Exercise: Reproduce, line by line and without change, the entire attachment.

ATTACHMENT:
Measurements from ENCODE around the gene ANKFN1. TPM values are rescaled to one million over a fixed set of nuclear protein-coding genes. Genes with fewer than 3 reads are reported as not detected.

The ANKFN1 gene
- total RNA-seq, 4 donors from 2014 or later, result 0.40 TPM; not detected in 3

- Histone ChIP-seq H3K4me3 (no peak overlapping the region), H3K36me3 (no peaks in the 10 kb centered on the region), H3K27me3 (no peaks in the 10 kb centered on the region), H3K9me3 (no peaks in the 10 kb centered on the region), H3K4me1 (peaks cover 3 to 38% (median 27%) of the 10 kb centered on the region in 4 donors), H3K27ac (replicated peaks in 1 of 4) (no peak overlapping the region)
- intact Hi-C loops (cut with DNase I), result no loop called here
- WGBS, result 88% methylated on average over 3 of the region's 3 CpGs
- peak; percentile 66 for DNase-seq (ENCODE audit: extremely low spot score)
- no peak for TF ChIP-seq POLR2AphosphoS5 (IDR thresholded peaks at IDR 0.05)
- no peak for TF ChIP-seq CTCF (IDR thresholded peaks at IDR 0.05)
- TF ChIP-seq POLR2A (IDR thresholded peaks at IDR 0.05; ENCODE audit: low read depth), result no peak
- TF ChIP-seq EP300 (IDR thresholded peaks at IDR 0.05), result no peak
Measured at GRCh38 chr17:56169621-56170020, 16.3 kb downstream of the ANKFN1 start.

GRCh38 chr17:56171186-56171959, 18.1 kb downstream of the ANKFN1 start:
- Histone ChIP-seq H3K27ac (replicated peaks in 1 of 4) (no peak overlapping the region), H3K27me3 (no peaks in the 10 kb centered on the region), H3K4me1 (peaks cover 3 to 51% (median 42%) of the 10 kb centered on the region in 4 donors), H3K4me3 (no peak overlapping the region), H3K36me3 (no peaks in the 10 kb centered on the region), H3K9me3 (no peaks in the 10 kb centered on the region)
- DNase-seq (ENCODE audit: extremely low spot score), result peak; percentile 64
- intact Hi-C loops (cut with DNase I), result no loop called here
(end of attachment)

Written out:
Measurements from ENCODE around the gene ANKFN1. TPM values are rescaled to one million over a fixed set of nuclear protein-coding genes. Genes with fewer than 3 reads are reported as not detected.

The ANKFN1 gene
- total RNA-seq, 4 donors from 2014 or later, result 0.40 TPM; not detected in 3

- Histone ChIP-seq H3K4me3 (no peak overlapping the region), H3K36me3 (no peaks in the 10 kb centered on the region), H3K27me3 (no peaks in the 10 kb centered on the region), H3K9me3 (no peaks in the 10 kb centered on the region), H3K4me1 (peaks cover 3 to 38% (median 27%) of the 10 kb centered on the region in 4 donors), H3K27ac (replicated peaks in 1 of 4) (no peak overlapping the region)
- intact Hi-C loops (cut with DNase I), result no loop called here
- WGBS, result 88% methylated on average over 3 of the region's 3 CpGs
- peak; percentile 66 for DNase-seq (ENCODE audit: extremely low spot score)
- no peak for TF ChIP-seq POLR2AphosphoS5 (IDR thresholded peaks at IDR 0.05)
- no peak for TF ChIP-seq CTCF (IDR thresholded peaks at IDR 0.05)
- TF ChIP-seq POLR2A (IDR thresholded peaks at IDR 0.05; ENCODE audit: low read depth), result no peak
- TF ChIP-seq EP300 (IDR thresholded peaks at IDR 0.05), result no peak
Measured at GRCh38 chr17:56169621-56170020, 16.3 kb downstream of the ANKFN1 start.

GRCh38 chr17:56171186-56171959, 18.1 kb downstream of the ANKFN1 start:
- Histone ChIP-seq H3K27ac (replicated peaks in 1 of 4) (no peak overlapping the region), H3K27me3 (no peaks in the 10 kb centered on the region), H3K4me1 (peaks cover 3 to 51% (median 42%) of the 10 kb centered on the region in 4 donors), H3K4me3 (no peak overlapping the region), H3K36me3 (no peaks in the 10 kb centered on the region), H3K9me3 (no peaks in the 10 kb centered on the region)
- DNase-seq (ENCODE audit: extremely low spot score), result peak; percentile 64
- intact Hi-C loops (cut with DNase I), result no loop called here